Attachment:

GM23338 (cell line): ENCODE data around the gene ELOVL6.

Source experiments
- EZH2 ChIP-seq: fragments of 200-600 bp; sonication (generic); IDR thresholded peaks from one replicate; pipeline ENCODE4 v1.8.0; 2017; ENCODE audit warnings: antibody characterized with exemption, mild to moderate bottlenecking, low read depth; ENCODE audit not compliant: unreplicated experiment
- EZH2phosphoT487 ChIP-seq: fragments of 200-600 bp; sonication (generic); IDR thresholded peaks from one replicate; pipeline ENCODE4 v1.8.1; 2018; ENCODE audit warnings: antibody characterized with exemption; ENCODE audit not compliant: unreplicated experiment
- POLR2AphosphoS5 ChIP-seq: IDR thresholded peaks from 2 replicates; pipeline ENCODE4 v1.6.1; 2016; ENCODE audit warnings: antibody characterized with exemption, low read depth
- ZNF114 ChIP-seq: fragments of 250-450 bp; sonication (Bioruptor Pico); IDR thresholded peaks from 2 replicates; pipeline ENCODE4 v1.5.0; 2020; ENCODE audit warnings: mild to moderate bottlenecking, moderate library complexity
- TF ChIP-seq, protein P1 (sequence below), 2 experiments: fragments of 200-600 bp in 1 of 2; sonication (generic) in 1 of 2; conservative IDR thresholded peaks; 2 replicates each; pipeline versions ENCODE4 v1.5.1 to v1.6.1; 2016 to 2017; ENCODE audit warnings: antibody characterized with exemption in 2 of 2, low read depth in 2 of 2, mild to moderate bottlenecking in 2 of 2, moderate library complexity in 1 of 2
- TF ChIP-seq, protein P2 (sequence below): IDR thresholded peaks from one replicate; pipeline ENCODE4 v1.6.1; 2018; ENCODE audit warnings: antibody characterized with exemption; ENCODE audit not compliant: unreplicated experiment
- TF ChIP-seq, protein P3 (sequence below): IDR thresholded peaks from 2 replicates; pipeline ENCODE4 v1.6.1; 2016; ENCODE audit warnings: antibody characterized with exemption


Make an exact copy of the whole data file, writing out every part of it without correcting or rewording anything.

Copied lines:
GM23338 (cell line): ENCODE data around the gene ELOVL6.

Source experiments
- EZH2 ChIP-seq: fragments of 200-600 bp; sonication (generic); IDR thresholded peaks from one replicate; pipeline ENCODE4 v1.8.0; 2017; ENCODE audit warnings: antibody characterized with exemption, mild to moderate bottlenecking, low read depth; ENCODE audit not compliant: unreplicated experiment
- EZH2phosphoT487 ChIP-seq: fragments of 200-600 bp; sonication (generic); IDR thresholded peaks from one replicate; pipeline ENCODE4 v1.8.1; 2018; ENCODE audit warnings: antibody characterized with exemption; ENCODE audit not compliant: unreplicated experiment
- POLR2AphosphoS5 ChIP-seq: IDR thresholded peaks from 2 replicates; pipeline ENCODE4 v1.6.1; 2016; ENCODE audit warnings: antibody characterized with exemption, low read depth
- ZNF114 ChIP-seq: fragments of 250-450 bp; sonication (Bioruptor Pico); IDR thresholded peaks from 2 replicates; pipeline ENCODE4 v1.5.0; 2020; ENCODE audit warnings: mild to moderate bottlenecking, moderate library complexity
- TF ChIP-seq, protein P1 (sequence below), 2 experiments: fragments of 200-600 bp in 1 of 2; sonication (generic) in 1 of 2; conservative IDR thresholded peaks; 2 replicates each; pipeline versions ENCODE4 v1.5.1 to v1.6.1; 2016 to 2017; ENCODE audit warnings: antibody characterized with exemption in 2 of 2, low read depth in 2 of 2, mild to moderate bottlenecking in 2 of 2, moderate library complexity in 1 of 2
- TF ChIP-seq, protein P2 (sequence below): IDR thresholded peaks from one replicate; pipeline ENCODE4 v1.6.1; 2018; ENCODE audit warnings: antibody characterized with exemption; ENCODE audit not compliant: unreplicated experiment
- TF ChIP-seq, protein P3 (sequence below): IDR thresholded peaks from 2 replicates; pipeline ENCODE4 v1.6.1; 2016; ENCODE audit warnings: antibody characterized with exemption